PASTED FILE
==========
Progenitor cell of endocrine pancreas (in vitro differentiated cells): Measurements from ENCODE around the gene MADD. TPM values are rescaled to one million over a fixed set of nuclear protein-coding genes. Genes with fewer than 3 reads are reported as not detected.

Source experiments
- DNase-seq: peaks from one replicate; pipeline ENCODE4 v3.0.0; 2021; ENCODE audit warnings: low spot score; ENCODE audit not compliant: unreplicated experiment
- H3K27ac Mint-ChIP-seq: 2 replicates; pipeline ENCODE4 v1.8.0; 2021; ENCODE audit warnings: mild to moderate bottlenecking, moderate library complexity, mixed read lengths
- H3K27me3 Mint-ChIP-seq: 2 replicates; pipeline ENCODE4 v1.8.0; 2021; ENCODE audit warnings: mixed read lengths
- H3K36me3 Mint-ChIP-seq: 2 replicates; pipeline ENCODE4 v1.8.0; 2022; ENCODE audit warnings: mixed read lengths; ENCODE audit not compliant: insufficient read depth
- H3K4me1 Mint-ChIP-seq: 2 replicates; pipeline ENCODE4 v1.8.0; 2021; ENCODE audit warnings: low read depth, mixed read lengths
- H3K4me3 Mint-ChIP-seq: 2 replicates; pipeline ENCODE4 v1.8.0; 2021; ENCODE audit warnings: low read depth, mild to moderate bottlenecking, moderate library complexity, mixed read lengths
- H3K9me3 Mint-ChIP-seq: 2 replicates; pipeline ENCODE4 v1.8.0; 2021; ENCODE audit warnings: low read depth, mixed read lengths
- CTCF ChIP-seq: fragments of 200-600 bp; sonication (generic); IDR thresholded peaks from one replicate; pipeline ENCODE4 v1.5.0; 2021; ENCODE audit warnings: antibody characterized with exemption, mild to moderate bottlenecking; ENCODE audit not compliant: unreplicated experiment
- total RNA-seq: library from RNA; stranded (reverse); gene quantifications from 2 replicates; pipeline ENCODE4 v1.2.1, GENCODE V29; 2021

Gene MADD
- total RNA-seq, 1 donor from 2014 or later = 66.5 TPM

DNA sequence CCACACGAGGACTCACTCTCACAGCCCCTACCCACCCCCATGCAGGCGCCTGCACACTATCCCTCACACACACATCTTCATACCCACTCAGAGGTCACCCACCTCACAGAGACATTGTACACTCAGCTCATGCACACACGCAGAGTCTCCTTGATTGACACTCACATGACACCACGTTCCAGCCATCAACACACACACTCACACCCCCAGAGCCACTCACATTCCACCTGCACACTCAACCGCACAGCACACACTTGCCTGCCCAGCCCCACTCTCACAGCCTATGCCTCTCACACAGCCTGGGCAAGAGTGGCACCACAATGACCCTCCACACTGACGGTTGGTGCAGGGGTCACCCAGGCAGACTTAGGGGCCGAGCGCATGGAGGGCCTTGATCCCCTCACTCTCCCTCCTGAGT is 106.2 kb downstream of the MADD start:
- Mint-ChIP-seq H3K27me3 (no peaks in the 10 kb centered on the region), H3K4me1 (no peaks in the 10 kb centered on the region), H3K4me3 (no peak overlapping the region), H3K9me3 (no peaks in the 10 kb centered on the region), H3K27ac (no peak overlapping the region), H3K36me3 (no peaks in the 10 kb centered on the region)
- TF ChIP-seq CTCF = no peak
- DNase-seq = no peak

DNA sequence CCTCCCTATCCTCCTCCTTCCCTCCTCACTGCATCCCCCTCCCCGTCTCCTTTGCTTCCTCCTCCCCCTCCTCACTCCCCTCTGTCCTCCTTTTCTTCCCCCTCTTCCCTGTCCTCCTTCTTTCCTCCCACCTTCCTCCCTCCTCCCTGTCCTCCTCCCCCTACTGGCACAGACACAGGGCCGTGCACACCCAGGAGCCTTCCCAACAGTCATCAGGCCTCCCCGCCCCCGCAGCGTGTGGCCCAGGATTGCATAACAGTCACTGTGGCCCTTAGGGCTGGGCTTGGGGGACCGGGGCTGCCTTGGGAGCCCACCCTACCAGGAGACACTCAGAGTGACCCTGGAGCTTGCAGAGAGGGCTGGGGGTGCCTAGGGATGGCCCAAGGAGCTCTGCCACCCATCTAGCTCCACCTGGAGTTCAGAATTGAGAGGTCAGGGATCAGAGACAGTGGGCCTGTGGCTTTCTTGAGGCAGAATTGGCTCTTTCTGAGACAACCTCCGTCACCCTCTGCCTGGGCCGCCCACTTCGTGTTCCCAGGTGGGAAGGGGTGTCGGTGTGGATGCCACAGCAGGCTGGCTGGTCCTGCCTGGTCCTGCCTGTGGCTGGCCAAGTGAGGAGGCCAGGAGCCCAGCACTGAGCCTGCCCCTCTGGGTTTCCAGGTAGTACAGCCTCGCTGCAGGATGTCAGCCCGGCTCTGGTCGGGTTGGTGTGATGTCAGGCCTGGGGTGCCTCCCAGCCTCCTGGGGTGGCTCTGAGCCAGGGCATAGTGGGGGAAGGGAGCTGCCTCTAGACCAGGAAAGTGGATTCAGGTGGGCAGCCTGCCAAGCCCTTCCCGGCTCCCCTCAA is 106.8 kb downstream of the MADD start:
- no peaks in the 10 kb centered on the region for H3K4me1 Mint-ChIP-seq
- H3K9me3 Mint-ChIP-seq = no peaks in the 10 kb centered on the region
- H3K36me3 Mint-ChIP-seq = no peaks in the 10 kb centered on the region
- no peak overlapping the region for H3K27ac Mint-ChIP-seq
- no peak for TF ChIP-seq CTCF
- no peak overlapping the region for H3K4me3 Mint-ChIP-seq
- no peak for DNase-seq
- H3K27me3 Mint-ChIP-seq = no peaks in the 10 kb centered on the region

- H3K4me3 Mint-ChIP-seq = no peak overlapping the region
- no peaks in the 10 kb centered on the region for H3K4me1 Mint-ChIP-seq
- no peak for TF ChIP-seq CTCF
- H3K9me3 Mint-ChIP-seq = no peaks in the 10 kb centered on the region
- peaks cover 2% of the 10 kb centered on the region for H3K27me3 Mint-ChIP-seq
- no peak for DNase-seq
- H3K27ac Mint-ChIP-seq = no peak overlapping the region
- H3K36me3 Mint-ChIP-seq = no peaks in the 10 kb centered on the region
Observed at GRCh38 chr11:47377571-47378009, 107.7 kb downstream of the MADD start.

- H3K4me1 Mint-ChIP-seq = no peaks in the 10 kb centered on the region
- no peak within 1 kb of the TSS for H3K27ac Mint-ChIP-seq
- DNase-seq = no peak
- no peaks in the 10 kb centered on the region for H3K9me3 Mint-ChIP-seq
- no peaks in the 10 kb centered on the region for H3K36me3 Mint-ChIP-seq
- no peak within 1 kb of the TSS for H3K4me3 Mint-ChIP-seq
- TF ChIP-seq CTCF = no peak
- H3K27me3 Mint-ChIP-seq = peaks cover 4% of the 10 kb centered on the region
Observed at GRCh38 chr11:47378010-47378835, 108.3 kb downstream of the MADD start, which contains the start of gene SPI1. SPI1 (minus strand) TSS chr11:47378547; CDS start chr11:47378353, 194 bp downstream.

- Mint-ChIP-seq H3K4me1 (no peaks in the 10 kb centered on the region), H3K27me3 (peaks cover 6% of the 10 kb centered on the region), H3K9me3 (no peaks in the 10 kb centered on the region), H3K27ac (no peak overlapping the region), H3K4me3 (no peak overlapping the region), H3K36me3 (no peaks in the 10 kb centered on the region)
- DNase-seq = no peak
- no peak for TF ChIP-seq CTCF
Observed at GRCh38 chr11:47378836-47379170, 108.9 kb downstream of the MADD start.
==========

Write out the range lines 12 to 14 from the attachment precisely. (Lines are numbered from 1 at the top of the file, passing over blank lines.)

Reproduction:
Gene MADD
- total RNA-seq, 1 donor from 2014 or later = 66.5 TPM

DNA sequence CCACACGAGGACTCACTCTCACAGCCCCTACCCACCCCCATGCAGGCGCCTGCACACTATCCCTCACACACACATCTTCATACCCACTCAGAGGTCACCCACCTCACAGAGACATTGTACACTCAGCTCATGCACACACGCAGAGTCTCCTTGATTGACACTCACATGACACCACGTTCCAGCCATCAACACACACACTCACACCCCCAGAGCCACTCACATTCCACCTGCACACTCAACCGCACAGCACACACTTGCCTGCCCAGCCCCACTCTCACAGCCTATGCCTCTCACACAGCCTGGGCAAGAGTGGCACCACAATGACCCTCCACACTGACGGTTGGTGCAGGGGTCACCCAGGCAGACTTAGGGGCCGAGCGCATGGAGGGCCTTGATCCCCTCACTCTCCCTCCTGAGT is 106.2 kb downstream of the MADD start: